"having seen" vs "seeing"

subhajit123

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Hi there, what's the difference between "having seen" vs "seeing"?

  1. John had a knee surgery last year. Having seen him play football, I am very glad.
  2. John had a knee surgery last year. Seeing him play football, I am very glad.
 

Charlie Bernstein

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Hi there, what's the difference between "having seen" vs "seeing"?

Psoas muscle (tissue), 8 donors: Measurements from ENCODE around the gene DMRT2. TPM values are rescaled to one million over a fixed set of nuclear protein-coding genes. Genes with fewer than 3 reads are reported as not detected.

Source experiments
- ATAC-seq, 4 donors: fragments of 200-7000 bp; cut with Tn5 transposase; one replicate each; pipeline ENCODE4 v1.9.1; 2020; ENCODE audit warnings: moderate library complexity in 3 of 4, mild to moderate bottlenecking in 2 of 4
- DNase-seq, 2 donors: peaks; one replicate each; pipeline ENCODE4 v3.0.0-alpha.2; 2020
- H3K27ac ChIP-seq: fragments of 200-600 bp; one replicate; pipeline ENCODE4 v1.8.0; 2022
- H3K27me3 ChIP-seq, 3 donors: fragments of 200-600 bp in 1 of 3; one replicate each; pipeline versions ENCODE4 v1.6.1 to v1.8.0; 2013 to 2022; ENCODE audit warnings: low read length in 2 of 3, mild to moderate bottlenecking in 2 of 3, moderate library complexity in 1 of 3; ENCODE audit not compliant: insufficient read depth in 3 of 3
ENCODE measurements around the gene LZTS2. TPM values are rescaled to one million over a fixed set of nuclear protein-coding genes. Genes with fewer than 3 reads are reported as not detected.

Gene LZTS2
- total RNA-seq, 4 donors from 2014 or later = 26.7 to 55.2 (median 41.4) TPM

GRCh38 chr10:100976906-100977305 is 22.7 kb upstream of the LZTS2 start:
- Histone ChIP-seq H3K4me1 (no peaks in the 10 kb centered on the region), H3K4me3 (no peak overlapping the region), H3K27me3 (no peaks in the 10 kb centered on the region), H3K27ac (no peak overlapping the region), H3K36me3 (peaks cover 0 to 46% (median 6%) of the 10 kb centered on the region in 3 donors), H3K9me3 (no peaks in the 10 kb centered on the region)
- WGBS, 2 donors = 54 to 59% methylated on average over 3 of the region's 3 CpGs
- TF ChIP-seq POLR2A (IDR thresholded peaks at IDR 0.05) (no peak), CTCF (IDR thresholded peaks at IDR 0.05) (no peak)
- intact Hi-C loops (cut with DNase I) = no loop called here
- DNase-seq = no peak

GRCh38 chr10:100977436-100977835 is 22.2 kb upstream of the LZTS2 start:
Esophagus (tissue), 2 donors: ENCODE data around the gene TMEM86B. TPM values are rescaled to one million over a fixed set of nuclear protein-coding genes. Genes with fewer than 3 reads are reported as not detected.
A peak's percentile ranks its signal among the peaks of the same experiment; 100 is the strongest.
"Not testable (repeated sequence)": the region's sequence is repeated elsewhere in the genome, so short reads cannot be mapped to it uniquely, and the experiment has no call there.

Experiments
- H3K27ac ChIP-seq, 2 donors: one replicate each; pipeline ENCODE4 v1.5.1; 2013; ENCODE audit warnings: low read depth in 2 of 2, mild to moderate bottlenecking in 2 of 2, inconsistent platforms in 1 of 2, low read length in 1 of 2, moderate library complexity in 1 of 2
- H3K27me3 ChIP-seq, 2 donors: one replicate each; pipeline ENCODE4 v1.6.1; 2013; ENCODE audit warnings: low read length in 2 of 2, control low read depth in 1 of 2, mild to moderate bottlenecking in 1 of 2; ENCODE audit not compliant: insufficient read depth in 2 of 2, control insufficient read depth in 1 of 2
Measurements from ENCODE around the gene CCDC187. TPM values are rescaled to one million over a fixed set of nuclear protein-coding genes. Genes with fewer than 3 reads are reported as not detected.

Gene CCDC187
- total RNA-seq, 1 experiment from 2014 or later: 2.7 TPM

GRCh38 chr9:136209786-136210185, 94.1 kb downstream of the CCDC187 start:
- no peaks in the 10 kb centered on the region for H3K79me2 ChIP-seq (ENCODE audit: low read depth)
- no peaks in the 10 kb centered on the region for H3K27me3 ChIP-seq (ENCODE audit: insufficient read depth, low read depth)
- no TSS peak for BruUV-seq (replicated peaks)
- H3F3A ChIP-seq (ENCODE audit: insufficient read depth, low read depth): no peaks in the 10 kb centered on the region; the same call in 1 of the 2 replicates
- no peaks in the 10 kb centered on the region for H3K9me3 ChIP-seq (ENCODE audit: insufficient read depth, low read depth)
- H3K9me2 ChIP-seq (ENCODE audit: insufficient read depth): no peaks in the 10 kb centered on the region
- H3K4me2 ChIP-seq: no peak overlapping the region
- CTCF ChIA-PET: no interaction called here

1. John had (delete a) knee surgery last year. Having seen him play football, I am very glad.
  2. John had (delete a​) knee surgery last year. Seeing him play football, I am very glad.

That's a tricky question.

In casual conversation, they can mean the same thing.

More strictly speaking, the tense of #1 says that you've seen him play in the past, and the tense #2 means you're watching him now.

You can say "a knee operation" but not "a knee surgery." Both "the knee operation" and "the knee surgery" are fine. (That's American English. I don't know about British.)
 
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